3.1. Treatment

Telaprevir was administered every eight hours after meals. Ribavirin dosage was adjusted according to bodyweight (1000, 1200 mg for ≤ 75 kg and > 75 kg, respectively). Nineteen patients (76%) received Peginterferon-α-2a and six patients received Peginterferon-α-2b. Treatment was discontinued for patients with HCV-RNA > 1000 IU/mL at week 4, detectable HCV-RNA at week 12 or a more than 2 log10 IU/ML increase in HCV-RNA levels from the lowest level during therapy. In addition, all antivirals stopped if a serious adverse event occurred.

4. Results

Of 28 patients intended to treat, 25 (89.2%) patients completed the treatment. One patient discontinued treatment due to unresponsiveness since eight week. In two patients, all antivirals were stopped due to severe rash and detection of hepatocellular carcinoma in 7th and 13th weeks, respectively. Since these two patients did not complete the treatment, 26 patients were included in the analysis of virological outcomes and adverse effects.

The mean age of patients was 54.7 ± 11.1 (29-70) years and 69.2% (18) were male. Overall, 21 (80.7%) patients had relapse and five patients were non-responder. All patients were genotype 1. Twelve patients had liver biopsy. Of 12 patients with biopsy results, one patient had compensated cirrhosis. The mean histologic activity index was 8.2 (5-12) and fibrosis score was 2.1 (1-4) according to the Ishak fibrosis score. The mean value of baseline HCV-RNA was 1965202 (90400 - 7890000) IU/mL. RVR and EVR were detected in all patients except one. In patients with HCV-RNA > 1000 IU/mL at week 4, therapy was discontinued. In 21 patients, HCV-RNA had negative results in 4th week of treatment, positive but ≤ 50 IU/mL in other four patients, so these four patients were treated for 48 weeks. Regarding the treatment outcomes of Telaprevir based TDR, 20/26 (76.9 %) patients achieved SVR and 5/26 patients had relapse. The SVR rates for relapsers and nonresponders were similar. In addition, gender, treatment durations, HCV-RNA, fibrosis score and ALT levels were similar between patients who achieved SVR and those who did not.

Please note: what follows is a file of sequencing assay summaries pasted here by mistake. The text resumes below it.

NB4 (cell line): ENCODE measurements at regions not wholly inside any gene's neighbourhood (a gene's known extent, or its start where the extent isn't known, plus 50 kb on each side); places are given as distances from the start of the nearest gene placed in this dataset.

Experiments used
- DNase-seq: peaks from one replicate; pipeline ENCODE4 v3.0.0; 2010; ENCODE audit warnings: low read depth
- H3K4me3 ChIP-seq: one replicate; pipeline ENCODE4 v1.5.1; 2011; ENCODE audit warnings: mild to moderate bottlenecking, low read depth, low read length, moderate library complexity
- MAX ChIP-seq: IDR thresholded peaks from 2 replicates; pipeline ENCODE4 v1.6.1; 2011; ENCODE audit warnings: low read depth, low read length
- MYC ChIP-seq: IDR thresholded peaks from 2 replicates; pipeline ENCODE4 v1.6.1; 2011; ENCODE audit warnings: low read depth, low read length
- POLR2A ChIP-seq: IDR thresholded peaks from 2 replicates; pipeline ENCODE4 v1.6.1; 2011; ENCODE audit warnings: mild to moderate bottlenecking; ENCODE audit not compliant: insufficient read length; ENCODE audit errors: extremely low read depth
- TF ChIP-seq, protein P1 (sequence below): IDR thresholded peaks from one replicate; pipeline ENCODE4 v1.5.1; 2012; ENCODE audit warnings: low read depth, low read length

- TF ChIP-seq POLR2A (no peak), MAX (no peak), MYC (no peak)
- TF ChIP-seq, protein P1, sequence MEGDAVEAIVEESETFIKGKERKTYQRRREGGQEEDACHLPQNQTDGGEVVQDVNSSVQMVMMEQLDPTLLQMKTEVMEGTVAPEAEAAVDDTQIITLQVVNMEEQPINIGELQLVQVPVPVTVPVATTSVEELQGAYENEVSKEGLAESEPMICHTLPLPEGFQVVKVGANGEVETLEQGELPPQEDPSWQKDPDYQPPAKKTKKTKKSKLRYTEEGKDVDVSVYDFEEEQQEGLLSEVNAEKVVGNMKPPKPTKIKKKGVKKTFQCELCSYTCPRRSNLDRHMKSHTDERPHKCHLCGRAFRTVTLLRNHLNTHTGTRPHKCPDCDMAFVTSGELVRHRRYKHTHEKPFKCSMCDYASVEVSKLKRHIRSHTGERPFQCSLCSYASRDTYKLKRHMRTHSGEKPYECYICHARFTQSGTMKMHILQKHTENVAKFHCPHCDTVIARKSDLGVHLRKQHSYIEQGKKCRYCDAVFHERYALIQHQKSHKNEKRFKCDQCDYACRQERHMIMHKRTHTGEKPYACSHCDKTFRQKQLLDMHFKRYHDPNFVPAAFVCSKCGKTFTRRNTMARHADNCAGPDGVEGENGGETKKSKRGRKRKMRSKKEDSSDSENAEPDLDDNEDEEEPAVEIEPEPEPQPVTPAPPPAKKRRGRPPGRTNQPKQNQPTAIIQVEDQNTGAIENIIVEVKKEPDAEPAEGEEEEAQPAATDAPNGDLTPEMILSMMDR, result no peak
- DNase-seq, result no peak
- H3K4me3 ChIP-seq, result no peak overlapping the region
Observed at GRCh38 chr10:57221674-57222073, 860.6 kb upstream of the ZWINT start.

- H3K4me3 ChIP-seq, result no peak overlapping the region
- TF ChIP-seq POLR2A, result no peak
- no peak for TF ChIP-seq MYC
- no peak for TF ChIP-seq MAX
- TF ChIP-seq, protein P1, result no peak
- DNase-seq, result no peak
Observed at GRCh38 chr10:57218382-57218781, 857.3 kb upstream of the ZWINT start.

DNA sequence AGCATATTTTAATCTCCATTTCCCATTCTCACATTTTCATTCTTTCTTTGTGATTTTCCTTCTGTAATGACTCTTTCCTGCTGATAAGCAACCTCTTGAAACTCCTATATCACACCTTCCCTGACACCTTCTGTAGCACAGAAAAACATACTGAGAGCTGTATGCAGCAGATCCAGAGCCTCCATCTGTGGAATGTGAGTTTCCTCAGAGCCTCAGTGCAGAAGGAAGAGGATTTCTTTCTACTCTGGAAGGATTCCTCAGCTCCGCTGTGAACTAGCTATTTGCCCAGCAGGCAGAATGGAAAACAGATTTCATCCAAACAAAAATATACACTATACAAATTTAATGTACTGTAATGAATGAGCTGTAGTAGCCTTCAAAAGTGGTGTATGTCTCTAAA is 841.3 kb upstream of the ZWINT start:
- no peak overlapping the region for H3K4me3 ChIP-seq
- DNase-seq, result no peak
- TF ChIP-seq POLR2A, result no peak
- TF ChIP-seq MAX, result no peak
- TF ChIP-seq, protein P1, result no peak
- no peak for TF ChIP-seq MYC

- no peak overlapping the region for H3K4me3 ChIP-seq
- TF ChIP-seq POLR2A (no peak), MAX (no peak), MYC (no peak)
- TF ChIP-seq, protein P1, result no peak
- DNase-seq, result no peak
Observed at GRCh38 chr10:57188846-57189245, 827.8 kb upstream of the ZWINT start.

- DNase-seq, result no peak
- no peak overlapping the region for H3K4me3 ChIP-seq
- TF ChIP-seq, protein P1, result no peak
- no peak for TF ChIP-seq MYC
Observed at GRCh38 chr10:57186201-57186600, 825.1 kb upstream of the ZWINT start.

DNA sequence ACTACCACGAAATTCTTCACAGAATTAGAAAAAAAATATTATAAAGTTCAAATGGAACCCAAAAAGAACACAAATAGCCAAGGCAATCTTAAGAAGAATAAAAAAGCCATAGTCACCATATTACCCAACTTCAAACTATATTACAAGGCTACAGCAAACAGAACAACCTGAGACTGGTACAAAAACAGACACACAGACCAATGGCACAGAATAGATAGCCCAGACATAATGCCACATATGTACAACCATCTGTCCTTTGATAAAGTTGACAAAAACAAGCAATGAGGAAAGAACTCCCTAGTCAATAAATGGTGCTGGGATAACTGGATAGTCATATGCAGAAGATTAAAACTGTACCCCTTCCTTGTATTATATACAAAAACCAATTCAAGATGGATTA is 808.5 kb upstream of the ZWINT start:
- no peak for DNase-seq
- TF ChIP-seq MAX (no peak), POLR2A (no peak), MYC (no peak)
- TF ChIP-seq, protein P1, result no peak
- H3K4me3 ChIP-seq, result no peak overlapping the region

4.1. Adverse Events

Data about adverse events was recorded during the therapy. One patient presented with a severe maculopapular, so that her therapy was discontinued at seventh week of her therapy. At least one adverse effect was reported in all patients. Pruritus, rash, dysgeusia and anorectal discomfort were main adverse effects. Anemia (57.7%), leukopenia (38.4%) and thrombocytopenia (26.9%) were common hematological adverse effects. Blood transfusion was required for seven patients. Ribavirin dose reduction was performed in 11 patients. Due to several adverse effects such as anemia, thrombocytopenia, severe pruritus, rash and anorectal discomfort, 10 patients were hospitalized and four had to break treatment for a few days.

5. Discussion

This study was the first report from Turkey including Telaprevir based TDR results. The enhanced therapeutic efficacy with combination of telaprevir and standard therapy has been demonstrated in several randomized multicenter trials in patients with genotype 1 CHC (6, 7). In our country, SVR rates reported between 41.2 - 64.4% with standard HCV treatments (8) and our SVR rates with telaprevir based TDR was higher in this study. Our results were similar to other trials (6, 7). Our clinical experience in treating patients with cirrhosis with telaprevir based TDR was limited. Only one patient with compensated cirrhosis was treated and achieved SVR. In PROVE 3 study, response rates were higher in patients with relapse than nonresponders (6). In our study, SVR rates in relapsers and nonresponders were similar, but this could be due to our small sample size.